Today, Google is celebrating what would have been late veteran Nour El-Sherif’s 75th birthday by displaying a series of paintings for Nour on its doodle.
On this occasion, an old interview of the late artist resurfaced where he urged channels to air a specific scene from his series Umar ibn Abd al-Aziz premiered in 1995.
In the interview, the late artist said that he considers Umar ibn Abd al-Aziz series the most important show he’d ever done throughout his artistic career.
Nour particularly talked about the last scene of the series, when he performed Umar II’s death, and he urged channels to air this scene the day he dies.
About the death scene, Nour said:
“I am surprised every time I watch the death scene, and I ask ‘who’s this?’. No matter how well you studied acting, and no matter how talented and experienced you are, I see that the final scene of Umar ibn Abd al-Aziz includes a moment of divine enlightenment, when Umar sees his grandfather Omar bin Al-Khattab and all the companions who preceded him while he is happy, he is going to them.”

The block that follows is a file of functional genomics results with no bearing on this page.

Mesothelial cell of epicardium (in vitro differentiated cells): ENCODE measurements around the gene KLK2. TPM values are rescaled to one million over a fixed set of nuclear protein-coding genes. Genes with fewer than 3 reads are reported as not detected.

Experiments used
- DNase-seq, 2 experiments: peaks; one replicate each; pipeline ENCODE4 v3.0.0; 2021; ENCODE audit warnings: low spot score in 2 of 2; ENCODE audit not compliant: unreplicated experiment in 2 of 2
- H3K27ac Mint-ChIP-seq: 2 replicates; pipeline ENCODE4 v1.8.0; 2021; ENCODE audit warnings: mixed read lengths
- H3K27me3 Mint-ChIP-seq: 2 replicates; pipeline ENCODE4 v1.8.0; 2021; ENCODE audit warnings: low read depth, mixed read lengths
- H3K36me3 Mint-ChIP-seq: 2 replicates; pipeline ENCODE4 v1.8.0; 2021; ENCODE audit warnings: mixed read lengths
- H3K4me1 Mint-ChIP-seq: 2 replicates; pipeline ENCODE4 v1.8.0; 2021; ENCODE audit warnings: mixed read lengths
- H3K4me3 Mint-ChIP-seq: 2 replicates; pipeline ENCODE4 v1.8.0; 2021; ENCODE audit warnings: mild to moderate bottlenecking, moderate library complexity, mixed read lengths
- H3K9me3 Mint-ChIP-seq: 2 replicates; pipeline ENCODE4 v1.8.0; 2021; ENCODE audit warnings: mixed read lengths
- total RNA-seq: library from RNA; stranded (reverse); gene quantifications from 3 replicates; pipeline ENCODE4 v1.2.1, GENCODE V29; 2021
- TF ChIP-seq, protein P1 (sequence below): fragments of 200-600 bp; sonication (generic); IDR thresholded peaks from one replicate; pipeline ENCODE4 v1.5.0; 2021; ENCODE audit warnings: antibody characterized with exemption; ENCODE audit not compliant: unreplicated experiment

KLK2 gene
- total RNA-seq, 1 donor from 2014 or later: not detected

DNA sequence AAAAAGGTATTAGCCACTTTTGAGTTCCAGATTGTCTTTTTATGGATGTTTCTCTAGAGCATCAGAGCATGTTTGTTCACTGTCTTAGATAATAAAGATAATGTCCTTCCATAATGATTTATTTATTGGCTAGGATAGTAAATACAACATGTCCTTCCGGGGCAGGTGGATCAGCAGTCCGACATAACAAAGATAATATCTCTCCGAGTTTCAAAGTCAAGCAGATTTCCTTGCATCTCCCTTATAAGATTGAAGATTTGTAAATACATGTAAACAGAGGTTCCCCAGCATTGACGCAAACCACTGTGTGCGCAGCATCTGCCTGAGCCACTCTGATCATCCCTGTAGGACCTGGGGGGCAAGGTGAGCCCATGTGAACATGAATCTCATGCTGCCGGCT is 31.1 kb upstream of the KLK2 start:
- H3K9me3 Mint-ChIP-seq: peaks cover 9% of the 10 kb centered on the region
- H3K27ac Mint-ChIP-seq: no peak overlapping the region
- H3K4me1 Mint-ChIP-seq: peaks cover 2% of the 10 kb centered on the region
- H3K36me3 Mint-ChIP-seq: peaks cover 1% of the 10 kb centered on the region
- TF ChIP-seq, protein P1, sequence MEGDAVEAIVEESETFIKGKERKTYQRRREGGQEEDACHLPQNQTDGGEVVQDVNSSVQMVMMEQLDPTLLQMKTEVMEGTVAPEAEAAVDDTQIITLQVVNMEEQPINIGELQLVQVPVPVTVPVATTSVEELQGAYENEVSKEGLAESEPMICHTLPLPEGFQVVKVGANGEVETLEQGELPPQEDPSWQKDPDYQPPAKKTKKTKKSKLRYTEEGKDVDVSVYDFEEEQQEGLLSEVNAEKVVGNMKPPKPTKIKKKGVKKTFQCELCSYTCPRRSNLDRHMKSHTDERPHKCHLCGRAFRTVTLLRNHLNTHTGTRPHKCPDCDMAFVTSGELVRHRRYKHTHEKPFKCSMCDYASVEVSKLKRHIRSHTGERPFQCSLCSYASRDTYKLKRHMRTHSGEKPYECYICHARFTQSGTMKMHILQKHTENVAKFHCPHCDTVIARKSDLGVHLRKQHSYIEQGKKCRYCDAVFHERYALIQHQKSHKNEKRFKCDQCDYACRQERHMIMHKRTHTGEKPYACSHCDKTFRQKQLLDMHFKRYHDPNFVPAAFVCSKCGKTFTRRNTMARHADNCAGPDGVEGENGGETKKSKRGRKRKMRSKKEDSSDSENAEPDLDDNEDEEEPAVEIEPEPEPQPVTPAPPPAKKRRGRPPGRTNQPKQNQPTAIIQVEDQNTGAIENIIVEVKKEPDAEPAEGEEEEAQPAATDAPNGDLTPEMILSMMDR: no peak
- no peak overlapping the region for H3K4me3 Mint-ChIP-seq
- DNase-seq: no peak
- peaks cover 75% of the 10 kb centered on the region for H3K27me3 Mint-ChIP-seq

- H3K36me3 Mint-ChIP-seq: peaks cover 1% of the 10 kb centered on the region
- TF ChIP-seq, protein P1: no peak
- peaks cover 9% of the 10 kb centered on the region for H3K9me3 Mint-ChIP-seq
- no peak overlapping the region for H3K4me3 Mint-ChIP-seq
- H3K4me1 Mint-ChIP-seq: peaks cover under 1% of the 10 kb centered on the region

Nour El-Sherif, his real name is Mohamed Jaber, was born in Sayeda Zeinab neighborhood on April 28, 1946, his father died before he turned one year old, and his uncle raised him.
The late veteran has a tremendous cinematic record in which he has presented hundreds of roles and won dozens of prizes for many of his films, including Bus Driver, Karnak, Habibi Daeman, Egyptian Tale, Shame, People of the Summit and others.
Nour Al-Sharif starred in historical and social television dramas and presented dozens of roles, including: Hajj Metwally’s Family, I Will Not Live In My Father’s Robe, Al-Rahayah, Omar bin Abdulaziz, Harun Al-Rashid.
Nour El-Sherif passed away on August 11, 2015 after a long battle with lung cancer.